Head Start teachers in Minnesota were convinced, by their shared experience, of the value of their approach to measuring results of their work with young children: authentic assessment of children's developmental progress.
But what did they really know about the quality of information collected through authentic assessment? And could they determine, as Head Start Program Performance Standards require, that authentic assessment effectively informs instruction and monitors children's progress? The Minnesota Head Start Association (MHSA) set out to answer these questions, and in the process, it has created a statewide learning community that has not only studied the value of authentic assessment but has also built a state Head Start database that combines assessment, demographic, and classroom information.
MHSA Executive Director Gayle Kelly states the community's ambitious goal: "We want to set the model for what an early childhood data system should look like."
The MHSA had previously created learning communities around oral health and early childhood mental health. To explore the assessment process and its value in strengthening classroom practice, the association sought support from the Minnesota Early Learning Foundation. With grant resources, it convened a quality assessment group with lead teachers and education coordinators representing 25 grantees, about three-fourths of all those in the state. In addition to the value of regular networking and access to expert consultation, the participating agencies benefited from a state license arrangement that gave them access to two online assessment tools—Creative Curriculum and Work Sampling System®—at significantly reduced cost.
The project sought to establish a statewide online assessment system that would allow the MHSA to aggregate data from more than 5,000 of the 17,000 children enrolled in Minnesota's Head Start programs. But it soon turned its attention to the problem of data quality, and the demands authentic assessment places on teachers' observational and computer skills. Although close to 500 Head Start staff were trained in the two instruments, neither of the tools offered an affordable or efficient way to measure the reliability of teachers' ratings.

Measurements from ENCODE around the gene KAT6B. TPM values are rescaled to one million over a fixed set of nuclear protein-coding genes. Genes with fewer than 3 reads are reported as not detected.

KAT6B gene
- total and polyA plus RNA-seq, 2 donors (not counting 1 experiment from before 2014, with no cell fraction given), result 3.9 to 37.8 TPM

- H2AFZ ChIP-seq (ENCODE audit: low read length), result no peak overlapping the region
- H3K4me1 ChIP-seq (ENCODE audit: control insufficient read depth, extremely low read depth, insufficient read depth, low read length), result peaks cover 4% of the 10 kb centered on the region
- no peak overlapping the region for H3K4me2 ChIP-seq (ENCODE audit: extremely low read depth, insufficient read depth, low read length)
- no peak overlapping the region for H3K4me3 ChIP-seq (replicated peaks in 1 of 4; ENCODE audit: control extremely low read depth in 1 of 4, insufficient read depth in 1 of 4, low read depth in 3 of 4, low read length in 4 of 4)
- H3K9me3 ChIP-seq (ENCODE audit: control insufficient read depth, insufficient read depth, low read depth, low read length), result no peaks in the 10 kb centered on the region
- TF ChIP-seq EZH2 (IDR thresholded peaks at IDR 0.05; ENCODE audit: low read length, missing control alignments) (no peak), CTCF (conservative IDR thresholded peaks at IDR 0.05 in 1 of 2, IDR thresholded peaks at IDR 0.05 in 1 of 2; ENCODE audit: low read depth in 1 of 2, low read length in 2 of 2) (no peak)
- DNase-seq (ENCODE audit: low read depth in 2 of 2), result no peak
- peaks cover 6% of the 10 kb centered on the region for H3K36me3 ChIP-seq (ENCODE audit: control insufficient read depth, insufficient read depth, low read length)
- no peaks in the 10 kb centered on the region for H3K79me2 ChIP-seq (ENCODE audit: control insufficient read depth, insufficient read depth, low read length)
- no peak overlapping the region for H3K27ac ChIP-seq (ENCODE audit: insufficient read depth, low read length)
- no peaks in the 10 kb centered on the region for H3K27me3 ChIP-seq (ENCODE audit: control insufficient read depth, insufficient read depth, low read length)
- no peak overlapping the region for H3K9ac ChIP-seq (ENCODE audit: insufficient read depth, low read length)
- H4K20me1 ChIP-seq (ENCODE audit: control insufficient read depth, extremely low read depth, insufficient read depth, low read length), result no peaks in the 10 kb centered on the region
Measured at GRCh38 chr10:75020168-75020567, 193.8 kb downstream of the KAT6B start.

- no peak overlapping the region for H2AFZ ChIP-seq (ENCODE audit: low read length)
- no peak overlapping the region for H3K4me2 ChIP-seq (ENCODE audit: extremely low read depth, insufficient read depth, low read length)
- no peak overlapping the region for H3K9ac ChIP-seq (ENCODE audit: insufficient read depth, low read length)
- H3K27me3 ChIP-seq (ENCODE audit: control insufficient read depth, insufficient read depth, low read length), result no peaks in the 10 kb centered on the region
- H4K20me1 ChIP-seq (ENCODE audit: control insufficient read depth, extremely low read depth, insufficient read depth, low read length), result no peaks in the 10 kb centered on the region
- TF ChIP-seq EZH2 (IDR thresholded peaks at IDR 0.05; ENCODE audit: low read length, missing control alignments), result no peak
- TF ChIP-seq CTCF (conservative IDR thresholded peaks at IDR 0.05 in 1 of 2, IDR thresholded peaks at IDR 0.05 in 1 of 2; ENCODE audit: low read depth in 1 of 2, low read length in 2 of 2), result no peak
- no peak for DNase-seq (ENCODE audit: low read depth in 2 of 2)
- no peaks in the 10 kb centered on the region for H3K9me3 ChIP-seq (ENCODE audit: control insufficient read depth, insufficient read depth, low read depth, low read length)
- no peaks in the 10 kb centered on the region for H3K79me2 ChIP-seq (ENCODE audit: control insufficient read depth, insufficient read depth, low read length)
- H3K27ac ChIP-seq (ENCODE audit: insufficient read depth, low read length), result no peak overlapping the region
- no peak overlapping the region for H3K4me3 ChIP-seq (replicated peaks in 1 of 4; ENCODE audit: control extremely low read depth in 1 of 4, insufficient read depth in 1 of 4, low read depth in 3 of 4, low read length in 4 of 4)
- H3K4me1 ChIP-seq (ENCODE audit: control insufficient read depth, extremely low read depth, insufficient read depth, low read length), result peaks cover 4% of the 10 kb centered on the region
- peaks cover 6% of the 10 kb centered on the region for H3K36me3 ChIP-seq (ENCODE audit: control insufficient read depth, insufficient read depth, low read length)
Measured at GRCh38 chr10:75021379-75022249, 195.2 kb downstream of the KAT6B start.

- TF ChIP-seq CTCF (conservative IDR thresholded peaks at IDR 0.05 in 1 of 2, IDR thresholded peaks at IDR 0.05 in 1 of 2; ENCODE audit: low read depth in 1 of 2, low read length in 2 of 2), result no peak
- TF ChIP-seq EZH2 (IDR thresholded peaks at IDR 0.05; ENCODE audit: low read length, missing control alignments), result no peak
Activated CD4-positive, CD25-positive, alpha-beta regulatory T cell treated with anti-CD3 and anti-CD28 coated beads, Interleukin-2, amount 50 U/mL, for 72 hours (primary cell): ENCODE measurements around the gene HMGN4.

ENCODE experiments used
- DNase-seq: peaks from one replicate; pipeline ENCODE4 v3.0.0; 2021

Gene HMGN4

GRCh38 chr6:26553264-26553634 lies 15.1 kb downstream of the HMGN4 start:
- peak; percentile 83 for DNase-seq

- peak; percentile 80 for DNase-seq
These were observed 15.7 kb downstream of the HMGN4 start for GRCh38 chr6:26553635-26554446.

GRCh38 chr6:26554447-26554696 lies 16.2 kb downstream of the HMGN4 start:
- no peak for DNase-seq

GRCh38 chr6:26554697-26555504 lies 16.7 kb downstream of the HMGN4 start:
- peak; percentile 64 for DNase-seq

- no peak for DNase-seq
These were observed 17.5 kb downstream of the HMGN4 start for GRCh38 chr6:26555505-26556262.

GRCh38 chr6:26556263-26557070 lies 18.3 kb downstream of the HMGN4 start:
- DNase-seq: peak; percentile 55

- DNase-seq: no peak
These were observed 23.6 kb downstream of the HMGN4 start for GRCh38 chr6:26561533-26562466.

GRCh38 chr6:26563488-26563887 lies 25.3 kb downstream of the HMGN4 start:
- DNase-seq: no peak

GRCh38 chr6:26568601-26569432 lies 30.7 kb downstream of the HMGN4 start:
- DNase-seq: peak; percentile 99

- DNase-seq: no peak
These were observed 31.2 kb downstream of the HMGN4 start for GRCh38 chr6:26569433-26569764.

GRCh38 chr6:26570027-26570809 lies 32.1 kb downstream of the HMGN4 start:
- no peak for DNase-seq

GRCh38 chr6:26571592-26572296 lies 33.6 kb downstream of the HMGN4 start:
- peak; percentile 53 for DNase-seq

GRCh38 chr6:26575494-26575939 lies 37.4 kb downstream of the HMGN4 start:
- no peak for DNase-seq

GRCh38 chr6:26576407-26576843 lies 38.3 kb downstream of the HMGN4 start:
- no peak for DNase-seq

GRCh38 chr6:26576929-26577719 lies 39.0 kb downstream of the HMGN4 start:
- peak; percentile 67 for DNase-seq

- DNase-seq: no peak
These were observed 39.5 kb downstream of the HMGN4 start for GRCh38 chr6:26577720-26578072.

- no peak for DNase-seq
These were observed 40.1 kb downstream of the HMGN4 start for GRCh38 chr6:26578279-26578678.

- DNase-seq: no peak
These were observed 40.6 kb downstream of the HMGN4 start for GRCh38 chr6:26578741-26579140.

The group addressed the problem by working with the University of Minnesota Center for Early Education and Development to create and pilot a child outcomes assessment quality review instrument. This "fidelity checklist" was tested with data from 88 teachers, and it revealed that the quality and completeness of teachers' data were lower than expected (receiving an average score of 9 out of 15 possible points).
"Assessing the quality of teachers' assessment is not a straightforward process but is especially critical," the MHSA concluded. "We should be extremely cautious about making high stakes decisions until more is understood about the quality of the data being used to hold programs accountable." Adds Kelly, "The data analysis helped us understand the importance of having good data systems and quality checks."
Kelly says one bonus of the data quality work has been the "growth in education coordinators' abilities regarding data collection and analysis. These are people who are way more relationship-oriented. The most important thing we've done is meet that skill deficit. Now they understand when the data looks wrong—when they see patterns that just don't make sense."
Assessing child progress